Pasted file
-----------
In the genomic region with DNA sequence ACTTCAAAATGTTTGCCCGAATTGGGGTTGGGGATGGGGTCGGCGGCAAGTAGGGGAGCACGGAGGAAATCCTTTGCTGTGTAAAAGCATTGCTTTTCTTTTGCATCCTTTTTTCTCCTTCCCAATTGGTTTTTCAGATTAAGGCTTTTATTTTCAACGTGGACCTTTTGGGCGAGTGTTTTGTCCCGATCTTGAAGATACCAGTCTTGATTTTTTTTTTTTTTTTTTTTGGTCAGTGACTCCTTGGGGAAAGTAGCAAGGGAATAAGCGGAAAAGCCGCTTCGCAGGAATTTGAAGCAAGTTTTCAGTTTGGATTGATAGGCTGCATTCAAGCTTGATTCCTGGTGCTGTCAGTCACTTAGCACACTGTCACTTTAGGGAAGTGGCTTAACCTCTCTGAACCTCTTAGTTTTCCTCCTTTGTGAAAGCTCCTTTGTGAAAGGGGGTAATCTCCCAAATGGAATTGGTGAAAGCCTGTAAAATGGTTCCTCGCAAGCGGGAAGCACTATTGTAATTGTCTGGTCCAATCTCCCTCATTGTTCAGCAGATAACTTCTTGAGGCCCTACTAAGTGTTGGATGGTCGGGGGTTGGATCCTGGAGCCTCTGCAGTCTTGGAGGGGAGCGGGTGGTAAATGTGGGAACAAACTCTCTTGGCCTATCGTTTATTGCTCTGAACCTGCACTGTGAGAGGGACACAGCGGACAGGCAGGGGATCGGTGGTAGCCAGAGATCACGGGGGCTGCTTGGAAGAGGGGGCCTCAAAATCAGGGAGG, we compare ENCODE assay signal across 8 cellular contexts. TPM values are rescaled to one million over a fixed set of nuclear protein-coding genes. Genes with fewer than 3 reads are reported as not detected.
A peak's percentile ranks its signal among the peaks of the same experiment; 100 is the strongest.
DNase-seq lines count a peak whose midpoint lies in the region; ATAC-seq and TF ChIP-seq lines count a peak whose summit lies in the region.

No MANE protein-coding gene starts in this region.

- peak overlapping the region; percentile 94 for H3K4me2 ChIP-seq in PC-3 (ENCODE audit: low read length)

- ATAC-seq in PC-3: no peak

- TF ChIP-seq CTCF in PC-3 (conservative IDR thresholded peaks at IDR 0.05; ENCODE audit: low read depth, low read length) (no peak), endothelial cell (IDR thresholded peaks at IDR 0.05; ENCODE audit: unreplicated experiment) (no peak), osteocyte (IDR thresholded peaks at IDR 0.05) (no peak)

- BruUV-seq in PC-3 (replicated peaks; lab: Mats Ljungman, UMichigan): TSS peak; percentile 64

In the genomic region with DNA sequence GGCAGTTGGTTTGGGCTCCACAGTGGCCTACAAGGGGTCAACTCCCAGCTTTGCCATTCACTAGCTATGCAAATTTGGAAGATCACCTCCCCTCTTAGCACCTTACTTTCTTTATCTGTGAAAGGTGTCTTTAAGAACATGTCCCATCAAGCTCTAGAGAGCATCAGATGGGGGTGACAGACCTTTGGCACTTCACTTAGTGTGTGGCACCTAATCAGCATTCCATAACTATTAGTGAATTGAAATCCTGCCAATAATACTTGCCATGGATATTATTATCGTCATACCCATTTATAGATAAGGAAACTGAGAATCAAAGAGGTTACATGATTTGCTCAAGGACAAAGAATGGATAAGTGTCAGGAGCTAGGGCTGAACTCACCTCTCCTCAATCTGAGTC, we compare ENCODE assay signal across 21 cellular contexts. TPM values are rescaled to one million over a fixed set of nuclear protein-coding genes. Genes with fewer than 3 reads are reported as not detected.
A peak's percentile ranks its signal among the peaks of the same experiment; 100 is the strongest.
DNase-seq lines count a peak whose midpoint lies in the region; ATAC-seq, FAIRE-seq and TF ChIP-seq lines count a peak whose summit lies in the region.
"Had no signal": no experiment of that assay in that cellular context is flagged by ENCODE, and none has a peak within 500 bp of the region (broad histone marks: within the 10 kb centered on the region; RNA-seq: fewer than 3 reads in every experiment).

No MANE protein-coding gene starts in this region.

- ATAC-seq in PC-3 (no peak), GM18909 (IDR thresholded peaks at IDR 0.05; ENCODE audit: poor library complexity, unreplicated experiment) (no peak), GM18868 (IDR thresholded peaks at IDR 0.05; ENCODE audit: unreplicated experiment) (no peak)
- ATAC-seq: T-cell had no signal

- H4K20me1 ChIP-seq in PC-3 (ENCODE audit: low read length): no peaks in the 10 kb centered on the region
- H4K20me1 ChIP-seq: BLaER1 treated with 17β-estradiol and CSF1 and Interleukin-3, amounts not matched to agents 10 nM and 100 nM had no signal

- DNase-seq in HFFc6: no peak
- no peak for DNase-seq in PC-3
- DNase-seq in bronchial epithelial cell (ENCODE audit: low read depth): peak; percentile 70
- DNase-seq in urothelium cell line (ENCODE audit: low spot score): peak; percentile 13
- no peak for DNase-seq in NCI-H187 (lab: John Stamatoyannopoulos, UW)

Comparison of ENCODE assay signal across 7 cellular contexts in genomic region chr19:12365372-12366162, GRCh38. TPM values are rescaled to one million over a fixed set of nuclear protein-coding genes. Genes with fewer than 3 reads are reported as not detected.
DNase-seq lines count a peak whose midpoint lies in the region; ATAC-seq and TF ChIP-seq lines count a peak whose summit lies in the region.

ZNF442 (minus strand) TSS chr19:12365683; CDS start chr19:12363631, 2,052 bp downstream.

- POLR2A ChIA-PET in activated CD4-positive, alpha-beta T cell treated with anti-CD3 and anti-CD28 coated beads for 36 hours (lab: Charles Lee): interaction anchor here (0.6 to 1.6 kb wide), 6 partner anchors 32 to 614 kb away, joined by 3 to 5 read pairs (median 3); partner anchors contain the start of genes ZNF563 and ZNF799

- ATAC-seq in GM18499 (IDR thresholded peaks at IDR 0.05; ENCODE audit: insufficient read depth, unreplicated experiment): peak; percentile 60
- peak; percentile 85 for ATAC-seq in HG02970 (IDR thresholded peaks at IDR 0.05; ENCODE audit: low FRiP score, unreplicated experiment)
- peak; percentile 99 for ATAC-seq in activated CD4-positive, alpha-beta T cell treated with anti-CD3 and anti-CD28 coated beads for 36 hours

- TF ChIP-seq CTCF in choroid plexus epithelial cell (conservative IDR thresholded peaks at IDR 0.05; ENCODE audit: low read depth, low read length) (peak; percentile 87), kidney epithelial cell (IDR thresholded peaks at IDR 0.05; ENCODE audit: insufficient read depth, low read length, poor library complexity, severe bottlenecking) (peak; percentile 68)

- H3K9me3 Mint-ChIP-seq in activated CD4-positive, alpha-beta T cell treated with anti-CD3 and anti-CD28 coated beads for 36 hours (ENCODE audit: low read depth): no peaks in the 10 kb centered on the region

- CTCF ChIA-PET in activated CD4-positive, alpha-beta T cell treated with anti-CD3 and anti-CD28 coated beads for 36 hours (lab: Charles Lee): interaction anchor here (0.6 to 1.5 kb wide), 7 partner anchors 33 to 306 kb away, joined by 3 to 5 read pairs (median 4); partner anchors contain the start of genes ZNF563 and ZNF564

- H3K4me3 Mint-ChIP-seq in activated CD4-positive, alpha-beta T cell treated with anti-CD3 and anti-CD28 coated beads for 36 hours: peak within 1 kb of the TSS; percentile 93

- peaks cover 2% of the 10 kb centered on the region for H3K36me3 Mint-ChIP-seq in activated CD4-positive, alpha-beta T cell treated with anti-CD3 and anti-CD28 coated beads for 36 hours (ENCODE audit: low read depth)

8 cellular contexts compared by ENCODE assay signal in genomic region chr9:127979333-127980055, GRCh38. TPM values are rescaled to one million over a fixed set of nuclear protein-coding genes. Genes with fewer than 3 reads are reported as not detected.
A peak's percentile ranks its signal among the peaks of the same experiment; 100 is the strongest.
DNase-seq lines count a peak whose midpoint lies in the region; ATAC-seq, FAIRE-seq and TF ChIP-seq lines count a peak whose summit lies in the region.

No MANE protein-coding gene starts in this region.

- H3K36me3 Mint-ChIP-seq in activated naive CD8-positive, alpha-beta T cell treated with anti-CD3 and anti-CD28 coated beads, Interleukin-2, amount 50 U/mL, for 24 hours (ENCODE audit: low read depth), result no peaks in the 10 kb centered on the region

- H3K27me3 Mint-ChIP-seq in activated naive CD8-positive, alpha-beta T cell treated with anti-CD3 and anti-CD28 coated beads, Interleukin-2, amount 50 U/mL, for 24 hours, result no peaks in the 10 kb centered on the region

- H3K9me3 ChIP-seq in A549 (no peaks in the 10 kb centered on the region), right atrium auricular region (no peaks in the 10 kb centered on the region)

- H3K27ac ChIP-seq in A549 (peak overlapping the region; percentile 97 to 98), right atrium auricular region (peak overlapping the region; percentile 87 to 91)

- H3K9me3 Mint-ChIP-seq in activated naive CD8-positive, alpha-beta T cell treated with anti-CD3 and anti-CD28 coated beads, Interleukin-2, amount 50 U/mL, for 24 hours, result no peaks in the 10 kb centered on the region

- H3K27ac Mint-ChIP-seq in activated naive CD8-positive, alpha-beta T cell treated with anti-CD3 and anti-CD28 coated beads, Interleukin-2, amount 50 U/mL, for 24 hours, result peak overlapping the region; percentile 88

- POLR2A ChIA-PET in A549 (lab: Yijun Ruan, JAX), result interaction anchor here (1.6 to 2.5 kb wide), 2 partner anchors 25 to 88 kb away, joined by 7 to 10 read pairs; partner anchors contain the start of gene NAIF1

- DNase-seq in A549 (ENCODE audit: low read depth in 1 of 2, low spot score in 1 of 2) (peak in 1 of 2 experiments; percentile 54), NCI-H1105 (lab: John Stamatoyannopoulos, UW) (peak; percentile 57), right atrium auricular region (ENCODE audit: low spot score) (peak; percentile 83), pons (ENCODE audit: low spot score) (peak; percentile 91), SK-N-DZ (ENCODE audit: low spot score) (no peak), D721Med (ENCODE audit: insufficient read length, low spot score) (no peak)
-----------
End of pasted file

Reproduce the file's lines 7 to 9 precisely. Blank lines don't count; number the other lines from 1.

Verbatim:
- TF ChIP-seq CTCF in PC-3 (conservative IDR thresholded peaks at IDR 0.05; ENCODE audit: low read depth, low read length) (no peak), endothelial cell (IDR thresholded peaks at IDR 0.05; ENCODE audit: unreplicated experiment) (no peak), osteocyte (IDR thresholded peaks at IDR 0.05) (no peak)

- BruUV-seq in PC-3 (replicated peaks; lab: Mats Ljungman, UMichigan): TSS peak; percentile 64

In the genomic region with DNA sequence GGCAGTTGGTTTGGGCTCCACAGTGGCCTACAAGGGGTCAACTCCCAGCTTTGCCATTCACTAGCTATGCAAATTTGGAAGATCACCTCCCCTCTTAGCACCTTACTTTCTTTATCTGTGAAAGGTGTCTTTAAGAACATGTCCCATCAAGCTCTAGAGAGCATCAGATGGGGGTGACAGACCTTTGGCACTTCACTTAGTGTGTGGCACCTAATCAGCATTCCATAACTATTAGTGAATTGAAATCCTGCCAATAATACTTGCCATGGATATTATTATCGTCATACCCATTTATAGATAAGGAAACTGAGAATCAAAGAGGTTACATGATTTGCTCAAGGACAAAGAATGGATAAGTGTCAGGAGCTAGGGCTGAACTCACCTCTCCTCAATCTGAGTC, we compare ENCODE assay signal across 21 cellular contexts. TPM values are rescaled to one million over a fixed set of nuclear protein-coding genes. Genes with fewer than 3 reads are reported as not detected.